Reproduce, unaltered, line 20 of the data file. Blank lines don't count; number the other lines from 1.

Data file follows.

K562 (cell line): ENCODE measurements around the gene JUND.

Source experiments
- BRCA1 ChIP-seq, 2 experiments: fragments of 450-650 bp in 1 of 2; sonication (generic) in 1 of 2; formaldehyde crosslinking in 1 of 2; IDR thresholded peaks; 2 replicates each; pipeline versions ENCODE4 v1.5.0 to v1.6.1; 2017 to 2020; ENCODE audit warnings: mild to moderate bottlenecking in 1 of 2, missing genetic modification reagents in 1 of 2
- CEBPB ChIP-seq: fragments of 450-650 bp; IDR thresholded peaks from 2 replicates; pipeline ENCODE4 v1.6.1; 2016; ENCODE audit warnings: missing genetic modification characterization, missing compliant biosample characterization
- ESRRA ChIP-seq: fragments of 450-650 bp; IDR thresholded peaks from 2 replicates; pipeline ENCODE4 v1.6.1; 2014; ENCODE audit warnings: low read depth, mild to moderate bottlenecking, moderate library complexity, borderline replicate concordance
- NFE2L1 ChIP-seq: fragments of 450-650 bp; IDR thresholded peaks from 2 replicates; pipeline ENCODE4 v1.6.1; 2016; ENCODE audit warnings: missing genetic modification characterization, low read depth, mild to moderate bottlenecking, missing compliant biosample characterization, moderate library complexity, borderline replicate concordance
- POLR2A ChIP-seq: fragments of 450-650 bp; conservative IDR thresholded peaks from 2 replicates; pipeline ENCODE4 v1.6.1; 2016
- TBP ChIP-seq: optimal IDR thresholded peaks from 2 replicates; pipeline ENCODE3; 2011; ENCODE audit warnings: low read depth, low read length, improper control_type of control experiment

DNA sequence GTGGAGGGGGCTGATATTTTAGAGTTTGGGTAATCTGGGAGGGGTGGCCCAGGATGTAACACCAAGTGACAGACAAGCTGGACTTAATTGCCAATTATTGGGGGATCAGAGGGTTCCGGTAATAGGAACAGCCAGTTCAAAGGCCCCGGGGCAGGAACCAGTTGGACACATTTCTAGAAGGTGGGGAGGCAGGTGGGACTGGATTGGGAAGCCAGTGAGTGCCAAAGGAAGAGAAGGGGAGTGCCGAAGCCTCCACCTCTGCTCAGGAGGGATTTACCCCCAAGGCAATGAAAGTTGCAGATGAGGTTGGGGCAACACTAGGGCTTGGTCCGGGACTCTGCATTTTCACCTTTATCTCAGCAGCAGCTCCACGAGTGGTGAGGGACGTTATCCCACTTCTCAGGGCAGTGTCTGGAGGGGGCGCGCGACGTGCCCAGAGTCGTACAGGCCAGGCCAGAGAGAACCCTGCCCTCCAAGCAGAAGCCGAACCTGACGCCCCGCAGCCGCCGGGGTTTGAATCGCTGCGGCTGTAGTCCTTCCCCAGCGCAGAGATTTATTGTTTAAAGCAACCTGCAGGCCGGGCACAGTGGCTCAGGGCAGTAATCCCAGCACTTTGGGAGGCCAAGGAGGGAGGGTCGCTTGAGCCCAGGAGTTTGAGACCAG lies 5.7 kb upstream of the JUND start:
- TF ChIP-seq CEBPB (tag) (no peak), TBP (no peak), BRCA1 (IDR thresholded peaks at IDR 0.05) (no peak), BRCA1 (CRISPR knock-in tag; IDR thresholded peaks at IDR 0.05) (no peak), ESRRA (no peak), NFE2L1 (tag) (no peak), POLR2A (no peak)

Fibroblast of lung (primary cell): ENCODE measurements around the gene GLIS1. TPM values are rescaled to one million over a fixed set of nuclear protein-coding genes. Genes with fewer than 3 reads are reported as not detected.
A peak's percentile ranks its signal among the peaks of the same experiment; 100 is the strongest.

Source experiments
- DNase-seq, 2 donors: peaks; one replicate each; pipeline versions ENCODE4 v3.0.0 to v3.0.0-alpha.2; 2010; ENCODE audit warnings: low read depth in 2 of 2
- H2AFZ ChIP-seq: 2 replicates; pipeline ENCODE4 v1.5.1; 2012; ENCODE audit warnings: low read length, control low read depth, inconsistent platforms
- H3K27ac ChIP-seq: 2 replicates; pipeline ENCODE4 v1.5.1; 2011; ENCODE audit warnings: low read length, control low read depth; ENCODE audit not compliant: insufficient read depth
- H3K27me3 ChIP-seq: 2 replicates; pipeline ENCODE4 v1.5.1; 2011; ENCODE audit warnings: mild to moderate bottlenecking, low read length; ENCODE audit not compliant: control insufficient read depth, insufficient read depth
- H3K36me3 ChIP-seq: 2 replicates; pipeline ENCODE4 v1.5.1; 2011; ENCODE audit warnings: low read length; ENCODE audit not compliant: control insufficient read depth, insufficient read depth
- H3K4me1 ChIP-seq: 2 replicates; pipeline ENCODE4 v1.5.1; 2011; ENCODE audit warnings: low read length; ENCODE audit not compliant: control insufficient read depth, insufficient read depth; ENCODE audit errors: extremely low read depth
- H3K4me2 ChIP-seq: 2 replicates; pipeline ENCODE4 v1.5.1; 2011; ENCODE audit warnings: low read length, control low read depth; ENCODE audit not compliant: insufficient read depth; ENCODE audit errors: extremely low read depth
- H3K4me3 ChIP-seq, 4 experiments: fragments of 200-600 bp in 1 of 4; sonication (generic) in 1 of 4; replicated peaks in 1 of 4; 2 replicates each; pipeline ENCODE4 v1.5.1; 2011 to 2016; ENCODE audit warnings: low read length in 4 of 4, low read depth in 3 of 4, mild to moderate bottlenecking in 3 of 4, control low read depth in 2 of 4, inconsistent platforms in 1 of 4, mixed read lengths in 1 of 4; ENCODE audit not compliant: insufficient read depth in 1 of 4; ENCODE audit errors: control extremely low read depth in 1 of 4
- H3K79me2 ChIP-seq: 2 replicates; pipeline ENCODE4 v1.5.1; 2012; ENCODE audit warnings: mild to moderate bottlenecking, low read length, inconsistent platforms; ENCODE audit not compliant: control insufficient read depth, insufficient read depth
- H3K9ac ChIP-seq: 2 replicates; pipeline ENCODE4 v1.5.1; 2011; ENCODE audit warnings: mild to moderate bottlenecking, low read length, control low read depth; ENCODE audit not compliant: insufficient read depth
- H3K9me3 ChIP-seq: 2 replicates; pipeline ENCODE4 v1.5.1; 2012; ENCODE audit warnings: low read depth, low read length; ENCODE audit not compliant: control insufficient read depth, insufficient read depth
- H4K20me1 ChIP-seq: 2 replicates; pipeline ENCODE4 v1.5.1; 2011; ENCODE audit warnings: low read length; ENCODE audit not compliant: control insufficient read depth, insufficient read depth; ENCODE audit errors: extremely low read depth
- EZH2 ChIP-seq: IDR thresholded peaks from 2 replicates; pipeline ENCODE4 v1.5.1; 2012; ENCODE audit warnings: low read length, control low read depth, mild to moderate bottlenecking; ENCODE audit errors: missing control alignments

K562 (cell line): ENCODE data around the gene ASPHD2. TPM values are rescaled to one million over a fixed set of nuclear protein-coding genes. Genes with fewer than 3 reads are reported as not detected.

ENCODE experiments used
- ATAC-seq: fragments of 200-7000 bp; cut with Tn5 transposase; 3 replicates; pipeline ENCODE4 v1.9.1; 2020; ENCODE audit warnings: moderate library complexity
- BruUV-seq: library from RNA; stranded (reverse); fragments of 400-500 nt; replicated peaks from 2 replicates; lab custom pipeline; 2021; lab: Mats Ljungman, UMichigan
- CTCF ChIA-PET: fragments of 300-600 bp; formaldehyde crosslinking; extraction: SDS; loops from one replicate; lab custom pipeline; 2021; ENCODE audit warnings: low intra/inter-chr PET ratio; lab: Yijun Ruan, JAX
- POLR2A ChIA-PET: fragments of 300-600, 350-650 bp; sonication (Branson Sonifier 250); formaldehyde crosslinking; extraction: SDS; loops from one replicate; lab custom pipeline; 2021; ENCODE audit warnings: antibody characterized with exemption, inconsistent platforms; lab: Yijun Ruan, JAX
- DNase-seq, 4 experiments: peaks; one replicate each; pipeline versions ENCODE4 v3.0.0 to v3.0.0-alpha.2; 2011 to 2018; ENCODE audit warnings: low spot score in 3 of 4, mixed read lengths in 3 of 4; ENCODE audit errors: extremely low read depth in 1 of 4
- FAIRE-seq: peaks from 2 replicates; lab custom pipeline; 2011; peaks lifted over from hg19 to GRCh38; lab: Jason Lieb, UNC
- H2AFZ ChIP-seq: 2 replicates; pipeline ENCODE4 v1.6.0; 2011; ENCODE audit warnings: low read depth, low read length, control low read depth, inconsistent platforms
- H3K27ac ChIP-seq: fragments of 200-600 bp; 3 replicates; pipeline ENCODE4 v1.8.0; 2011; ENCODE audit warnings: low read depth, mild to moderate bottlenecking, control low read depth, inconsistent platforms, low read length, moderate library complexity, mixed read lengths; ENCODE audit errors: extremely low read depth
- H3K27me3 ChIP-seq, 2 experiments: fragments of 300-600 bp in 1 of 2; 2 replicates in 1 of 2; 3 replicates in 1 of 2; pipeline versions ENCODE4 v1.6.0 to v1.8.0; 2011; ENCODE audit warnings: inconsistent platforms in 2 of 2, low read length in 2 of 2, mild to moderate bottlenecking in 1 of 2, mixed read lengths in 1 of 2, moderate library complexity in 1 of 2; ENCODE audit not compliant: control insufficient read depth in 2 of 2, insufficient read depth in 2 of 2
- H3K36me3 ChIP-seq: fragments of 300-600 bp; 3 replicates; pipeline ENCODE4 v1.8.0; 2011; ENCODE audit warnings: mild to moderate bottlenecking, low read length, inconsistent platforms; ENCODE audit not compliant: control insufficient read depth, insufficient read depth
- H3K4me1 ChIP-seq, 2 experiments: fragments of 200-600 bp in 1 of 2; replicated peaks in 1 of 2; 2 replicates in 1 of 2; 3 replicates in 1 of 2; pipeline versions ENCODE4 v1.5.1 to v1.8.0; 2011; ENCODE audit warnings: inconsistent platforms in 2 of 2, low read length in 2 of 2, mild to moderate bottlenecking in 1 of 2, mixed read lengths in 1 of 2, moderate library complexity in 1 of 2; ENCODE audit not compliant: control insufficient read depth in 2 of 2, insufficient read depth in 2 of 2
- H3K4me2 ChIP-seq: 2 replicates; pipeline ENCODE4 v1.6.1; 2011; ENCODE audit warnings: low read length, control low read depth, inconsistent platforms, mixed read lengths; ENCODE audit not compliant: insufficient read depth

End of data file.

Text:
- H3K4me2 ChIP-seq: 2 replicates; pipeline ENCODE4 v1.5.1; 2011; ENCODE audit warnings: low read length, control low read depth; ENCODE audit not compliant: insufficient read depth; ENCODE audit errors: extremely low read depth